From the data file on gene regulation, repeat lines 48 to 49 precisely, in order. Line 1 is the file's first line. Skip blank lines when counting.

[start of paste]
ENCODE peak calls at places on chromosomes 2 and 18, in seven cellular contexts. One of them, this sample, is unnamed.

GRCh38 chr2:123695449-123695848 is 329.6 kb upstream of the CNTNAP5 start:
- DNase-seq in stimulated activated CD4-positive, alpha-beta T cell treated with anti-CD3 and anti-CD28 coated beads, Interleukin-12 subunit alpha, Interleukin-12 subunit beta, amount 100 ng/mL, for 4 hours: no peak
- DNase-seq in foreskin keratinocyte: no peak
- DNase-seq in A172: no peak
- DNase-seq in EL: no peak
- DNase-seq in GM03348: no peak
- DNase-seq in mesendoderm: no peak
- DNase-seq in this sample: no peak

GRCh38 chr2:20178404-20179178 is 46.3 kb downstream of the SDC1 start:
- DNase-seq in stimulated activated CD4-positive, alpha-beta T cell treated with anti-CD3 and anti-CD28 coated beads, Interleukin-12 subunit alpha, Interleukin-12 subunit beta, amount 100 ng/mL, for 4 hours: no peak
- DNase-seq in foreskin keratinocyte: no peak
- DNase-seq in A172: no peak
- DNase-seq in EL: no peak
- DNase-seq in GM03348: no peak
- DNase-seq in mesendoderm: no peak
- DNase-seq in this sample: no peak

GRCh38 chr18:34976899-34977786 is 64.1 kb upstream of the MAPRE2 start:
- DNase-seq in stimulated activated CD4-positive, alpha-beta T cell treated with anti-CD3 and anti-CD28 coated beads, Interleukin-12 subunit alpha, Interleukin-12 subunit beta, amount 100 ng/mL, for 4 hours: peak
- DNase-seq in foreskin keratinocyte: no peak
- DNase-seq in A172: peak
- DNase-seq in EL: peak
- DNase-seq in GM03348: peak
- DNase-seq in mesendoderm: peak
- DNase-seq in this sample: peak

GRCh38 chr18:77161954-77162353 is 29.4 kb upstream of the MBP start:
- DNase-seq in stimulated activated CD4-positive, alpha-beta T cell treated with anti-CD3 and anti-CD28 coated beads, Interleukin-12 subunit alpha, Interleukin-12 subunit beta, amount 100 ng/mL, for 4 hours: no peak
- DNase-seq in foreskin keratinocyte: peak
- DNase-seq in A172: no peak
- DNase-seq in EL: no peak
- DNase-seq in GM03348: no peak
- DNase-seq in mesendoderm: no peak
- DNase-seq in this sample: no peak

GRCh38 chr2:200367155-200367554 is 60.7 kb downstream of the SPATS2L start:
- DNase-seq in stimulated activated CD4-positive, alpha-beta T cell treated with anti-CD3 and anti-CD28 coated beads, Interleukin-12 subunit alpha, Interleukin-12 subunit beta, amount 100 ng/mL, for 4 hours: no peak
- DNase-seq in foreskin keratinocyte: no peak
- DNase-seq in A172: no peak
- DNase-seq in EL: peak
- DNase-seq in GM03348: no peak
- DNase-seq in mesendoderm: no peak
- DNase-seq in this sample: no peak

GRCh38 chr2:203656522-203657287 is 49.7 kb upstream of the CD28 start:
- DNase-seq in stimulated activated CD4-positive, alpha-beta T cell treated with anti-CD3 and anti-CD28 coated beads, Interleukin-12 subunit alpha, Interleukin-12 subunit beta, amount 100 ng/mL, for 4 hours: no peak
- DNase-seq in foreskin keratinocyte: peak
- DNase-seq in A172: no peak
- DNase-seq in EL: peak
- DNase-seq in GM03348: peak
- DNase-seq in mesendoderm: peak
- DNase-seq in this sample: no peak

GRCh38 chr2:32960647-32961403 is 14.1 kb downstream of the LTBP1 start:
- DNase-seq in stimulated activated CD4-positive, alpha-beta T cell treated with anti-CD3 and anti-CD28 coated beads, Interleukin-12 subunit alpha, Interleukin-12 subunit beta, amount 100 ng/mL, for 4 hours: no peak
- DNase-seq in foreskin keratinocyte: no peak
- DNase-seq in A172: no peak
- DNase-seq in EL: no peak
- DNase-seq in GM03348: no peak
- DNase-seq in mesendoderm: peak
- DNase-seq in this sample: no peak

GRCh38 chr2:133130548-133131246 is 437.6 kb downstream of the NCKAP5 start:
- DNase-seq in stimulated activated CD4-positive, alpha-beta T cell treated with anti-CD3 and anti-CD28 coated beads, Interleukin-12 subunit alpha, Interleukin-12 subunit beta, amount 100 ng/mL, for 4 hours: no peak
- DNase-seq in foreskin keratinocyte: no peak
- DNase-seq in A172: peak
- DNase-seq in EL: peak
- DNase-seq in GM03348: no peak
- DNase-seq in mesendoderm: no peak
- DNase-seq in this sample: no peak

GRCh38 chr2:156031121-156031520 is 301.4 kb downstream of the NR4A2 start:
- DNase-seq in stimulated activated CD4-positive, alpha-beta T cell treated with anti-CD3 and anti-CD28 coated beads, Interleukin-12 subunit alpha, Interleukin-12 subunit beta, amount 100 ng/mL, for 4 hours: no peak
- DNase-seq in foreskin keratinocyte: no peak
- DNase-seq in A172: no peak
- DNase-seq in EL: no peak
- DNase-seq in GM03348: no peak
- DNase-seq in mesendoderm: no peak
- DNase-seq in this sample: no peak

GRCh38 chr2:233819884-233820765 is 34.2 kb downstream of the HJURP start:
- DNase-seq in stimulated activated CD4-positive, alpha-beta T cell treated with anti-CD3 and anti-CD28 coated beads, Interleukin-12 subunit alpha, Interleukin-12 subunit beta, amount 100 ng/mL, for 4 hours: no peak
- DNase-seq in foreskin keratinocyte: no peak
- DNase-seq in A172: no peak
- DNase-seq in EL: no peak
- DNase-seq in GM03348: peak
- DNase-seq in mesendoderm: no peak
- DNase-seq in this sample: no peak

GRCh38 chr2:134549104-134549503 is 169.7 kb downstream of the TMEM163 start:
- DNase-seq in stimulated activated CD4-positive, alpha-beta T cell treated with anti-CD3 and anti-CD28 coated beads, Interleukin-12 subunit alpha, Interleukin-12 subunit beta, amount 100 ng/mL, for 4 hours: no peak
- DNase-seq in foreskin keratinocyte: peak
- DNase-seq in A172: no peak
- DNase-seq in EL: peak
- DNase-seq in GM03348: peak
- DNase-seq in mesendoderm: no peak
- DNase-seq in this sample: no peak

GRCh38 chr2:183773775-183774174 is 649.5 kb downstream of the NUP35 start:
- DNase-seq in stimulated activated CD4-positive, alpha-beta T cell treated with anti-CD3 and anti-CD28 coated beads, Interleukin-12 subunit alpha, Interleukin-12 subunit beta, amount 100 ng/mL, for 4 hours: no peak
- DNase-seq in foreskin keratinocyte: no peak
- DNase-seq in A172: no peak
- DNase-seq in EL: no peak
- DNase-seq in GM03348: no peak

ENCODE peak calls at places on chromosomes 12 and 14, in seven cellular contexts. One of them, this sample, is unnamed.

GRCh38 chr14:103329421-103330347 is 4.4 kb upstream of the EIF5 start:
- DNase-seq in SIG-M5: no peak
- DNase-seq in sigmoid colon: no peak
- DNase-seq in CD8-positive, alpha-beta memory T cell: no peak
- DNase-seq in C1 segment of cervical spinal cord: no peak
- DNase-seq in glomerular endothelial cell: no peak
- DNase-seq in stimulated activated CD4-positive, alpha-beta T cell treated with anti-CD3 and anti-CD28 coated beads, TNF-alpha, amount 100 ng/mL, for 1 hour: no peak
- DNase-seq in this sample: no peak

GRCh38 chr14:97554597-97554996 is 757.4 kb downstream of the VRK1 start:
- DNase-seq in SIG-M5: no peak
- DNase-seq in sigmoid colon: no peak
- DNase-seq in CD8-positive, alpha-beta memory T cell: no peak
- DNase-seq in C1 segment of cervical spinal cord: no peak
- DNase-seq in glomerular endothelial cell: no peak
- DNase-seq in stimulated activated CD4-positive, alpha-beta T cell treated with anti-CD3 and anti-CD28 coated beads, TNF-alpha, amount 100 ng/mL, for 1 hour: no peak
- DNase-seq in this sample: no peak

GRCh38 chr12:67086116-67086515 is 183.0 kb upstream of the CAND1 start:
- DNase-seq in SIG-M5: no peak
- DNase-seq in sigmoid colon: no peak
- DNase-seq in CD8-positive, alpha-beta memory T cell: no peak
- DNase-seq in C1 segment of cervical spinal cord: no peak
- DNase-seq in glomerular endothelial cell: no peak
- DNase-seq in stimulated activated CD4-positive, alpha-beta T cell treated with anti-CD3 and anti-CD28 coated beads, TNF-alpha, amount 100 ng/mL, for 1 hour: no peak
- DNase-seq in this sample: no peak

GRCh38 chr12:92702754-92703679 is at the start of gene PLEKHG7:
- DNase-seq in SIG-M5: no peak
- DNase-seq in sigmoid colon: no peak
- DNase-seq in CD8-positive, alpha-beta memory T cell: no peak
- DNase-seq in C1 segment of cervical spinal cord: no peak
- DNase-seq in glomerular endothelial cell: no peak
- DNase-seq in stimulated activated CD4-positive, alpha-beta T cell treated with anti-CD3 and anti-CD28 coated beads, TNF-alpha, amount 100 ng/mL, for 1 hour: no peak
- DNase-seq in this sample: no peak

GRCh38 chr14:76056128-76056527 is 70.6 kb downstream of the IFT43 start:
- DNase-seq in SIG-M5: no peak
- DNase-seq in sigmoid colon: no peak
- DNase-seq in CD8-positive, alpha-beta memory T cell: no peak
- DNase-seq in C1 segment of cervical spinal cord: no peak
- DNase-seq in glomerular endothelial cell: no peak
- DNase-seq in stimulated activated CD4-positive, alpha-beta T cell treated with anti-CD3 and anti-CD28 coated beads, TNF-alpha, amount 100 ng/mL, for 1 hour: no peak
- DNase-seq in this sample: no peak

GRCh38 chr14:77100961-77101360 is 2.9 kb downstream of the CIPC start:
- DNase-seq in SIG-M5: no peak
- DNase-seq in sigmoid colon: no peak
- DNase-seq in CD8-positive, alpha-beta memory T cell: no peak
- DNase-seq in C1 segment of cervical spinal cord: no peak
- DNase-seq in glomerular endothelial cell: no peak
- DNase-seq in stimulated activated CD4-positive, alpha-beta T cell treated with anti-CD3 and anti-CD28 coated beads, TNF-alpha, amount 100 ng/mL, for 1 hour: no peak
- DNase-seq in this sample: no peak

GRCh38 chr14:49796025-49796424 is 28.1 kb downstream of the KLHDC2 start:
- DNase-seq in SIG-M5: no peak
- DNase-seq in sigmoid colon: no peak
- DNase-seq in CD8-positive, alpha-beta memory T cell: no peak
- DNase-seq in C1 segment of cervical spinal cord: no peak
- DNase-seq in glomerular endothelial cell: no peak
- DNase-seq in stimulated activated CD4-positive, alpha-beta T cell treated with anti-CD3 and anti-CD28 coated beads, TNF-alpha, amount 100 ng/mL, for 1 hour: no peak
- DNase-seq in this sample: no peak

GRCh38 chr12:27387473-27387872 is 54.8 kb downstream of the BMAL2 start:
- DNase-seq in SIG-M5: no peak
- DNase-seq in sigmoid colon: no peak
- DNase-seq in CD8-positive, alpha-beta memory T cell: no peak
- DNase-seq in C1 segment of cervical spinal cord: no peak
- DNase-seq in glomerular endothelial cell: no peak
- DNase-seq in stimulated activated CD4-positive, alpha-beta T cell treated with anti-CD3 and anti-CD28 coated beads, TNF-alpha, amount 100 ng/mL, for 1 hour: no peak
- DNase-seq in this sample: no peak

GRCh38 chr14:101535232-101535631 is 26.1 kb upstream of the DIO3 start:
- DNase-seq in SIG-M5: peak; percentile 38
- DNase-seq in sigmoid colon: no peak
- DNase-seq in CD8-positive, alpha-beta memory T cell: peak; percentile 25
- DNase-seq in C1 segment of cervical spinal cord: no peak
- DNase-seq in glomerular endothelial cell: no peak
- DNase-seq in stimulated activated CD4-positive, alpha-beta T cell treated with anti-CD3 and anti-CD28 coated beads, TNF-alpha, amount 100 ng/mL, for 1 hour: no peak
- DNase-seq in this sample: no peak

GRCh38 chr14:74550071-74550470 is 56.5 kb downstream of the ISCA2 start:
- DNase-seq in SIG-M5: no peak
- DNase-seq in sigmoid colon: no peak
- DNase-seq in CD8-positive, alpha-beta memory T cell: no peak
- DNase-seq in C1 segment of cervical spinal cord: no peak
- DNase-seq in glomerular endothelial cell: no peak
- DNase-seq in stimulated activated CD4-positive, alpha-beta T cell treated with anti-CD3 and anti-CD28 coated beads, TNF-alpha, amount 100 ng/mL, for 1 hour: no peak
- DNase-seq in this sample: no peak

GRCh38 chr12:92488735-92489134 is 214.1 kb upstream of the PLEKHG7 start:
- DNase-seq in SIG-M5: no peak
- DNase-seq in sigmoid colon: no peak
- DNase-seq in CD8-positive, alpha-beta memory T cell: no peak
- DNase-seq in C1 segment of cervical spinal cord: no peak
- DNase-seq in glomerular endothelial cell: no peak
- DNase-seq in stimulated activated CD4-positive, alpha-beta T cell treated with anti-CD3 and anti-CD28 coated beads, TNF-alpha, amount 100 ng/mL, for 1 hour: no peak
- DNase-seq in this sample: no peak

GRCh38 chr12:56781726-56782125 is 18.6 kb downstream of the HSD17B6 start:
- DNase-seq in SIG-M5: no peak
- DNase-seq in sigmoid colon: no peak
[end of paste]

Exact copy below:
- DNase-seq in mesendoderm: peak
- DNase-seq in this sample: no peak